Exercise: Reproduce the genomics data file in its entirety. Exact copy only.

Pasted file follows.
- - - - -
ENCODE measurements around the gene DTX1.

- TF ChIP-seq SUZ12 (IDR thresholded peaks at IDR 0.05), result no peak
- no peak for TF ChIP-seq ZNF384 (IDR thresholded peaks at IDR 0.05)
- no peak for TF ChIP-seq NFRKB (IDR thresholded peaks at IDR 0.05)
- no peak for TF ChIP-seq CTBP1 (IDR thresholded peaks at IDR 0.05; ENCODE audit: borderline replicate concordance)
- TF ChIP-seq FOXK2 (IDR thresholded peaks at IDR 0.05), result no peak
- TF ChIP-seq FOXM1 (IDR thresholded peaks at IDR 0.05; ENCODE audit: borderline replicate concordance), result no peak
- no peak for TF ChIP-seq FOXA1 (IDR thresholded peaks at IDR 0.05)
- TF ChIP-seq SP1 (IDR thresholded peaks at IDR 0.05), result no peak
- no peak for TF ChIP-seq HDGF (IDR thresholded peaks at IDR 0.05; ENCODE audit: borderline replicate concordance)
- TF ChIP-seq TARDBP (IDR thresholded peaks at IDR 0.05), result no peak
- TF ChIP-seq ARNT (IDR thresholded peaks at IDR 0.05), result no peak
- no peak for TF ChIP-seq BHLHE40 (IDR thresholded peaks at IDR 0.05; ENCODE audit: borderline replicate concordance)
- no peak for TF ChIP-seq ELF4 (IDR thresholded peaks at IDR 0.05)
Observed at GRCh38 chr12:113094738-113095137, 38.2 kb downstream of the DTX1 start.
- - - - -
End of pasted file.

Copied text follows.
ENCODE measurements around the gene DTX1.

- TF ChIP-seq SUZ12 (IDR thresholded peaks at IDR 0.05), result no peak
- no peak for TF ChIP-seq ZNF384 (IDR thresholded peaks at IDR 0.05)
- no peak for TF ChIP-seq NFRKB (IDR thresholded peaks at IDR 0.05)
- no peak for TF ChIP-seq CTBP1 (IDR thresholded peaks at IDR 0.05; ENCODE audit: borderline replicate concordance)
- TF ChIP-seq FOXK2 (IDR thresholded peaks at IDR 0.05), result no peak
- TF ChIP-seq FOXM1 (IDR thresholded peaks at IDR 0.05; ENCODE audit: borderline replicate concordance), result no peak
- no peak for TF ChIP-seq FOXA1 (IDR thresholded peaks at IDR 0.05)
- TF ChIP-seq SP1 (IDR thresholded peaks at IDR 0.05), result no peak
- no peak for TF ChIP-seq HDGF (IDR thresholded peaks at IDR 0.05; ENCODE audit: borderline replicate concordance)
- TF ChIP-seq TARDBP (IDR thresholded peaks at IDR 0.05), result no peak
- TF ChIP-seq ARNT (IDR thresholded peaks at IDR 0.05), result no peak
- no peak for TF ChIP-seq BHLHE40 (IDR thresholded peaks at IDR 0.05; ENCODE audit: borderline replicate concordance)
- no peak for TF ChIP-seq ELF4 (IDR thresholded peaks at IDR 0.05)
Observed at GRCh38 chr12:113094738-113095137, 38.2 kb downstream of the DTX1 start.